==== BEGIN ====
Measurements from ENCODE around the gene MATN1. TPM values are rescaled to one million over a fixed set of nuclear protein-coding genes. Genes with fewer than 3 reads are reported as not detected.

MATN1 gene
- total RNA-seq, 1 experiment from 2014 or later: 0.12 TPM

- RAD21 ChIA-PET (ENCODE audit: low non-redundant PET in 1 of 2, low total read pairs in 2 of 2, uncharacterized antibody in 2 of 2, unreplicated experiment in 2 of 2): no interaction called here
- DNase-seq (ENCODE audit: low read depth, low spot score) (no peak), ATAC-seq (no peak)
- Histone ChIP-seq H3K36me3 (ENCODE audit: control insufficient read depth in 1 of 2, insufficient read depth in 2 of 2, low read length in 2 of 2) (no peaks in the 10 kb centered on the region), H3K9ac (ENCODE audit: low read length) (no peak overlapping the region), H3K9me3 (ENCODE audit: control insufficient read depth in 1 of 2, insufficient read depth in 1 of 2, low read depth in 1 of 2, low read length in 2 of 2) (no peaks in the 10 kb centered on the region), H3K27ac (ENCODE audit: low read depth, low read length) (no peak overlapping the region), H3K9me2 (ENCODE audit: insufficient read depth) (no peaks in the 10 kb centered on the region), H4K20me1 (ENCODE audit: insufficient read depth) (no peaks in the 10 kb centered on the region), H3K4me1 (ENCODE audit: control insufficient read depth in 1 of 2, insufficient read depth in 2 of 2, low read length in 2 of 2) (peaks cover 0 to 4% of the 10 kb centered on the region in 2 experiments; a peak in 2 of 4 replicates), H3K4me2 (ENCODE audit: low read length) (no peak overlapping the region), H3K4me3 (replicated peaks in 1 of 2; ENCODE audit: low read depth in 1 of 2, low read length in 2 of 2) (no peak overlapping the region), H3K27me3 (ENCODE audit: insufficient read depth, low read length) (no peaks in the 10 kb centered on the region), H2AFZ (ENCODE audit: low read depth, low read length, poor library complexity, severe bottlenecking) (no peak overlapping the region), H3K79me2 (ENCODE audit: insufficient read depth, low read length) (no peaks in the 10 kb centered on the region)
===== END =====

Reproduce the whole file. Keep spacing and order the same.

Measurements from ENCODE around the gene MATN1. TPM values are rescaled to one million over a fixed set of nuclear protein-coding genes. Genes with fewer than 3 reads are reported as not detected.

MATN1 gene
- total RNA-seq, 1 experiment from 2014 or later: 0.12 TPM

- RAD21 ChIA-PET (ENCODE audit: low non-redundant PET in 1 of 2, low total read pairs in 2 of 2, uncharacterized antibody in 2 of 2, unreplicated experiment in 2 of 2): no interaction called here
- DNase-seq (ENCODE audit: low read depth, low spot score) (no peak), ATAC-seq (no peak)
- Histone ChIP-seq H3K36me3 (ENCODE audit: control insufficient read depth in 1 of 2, insufficient read depth in 2 of 2, low read length in 2 of 2) (no peaks in the 10 kb centered on the region), H3K9ac (ENCODE audit: low read length) (no peak overlapping the region), H3K9me3 (ENCODE audit: control insufficient read depth in 1 of 2, insufficient read depth in 1 of 2, low read depth in 1 of 2, low read length in 2 of 2) (no peaks in the 10 kb centered on the region), H3K27ac (ENCODE audit: low read depth, low read length) (no peak overlapping the region), H3K9me2 (ENCODE audit: insufficient read depth) (no peaks in the 10 kb centered on the region), H4K20me1 (ENCODE audit: insufficient read depth) (no peaks in the 10 kb centered on the region), H3K4me1 (ENCODE audit: control insufficient read depth in 1 of 2, insufficient read depth in 2 of 2, low read length in 2 of 2) (peaks cover 0 to 4% of the 10 kb centered on the region in 2 experiments; a peak in 2 of 4 replicates), H3K4me2 (ENCODE audit: low read length) (no peak overlapping the region), H3K4me3 (replicated peaks in 1 of 2; ENCODE audit: low read depth in 1 of 2, low read length in 2 of 2) (no peak overlapping the region), H3K27me3 (ENCODE audit: insufficient read depth, low read length) (no peaks in the 10 kb centered on the region), H2AFZ (ENCODE audit: low read depth, low read length, poor library complexity, severe bottlenecking) (no peak overlapping the region), H3K79me2 (ENCODE audit: insufficient read depth, low read length) (no peaks in the 10 kb centered on the region)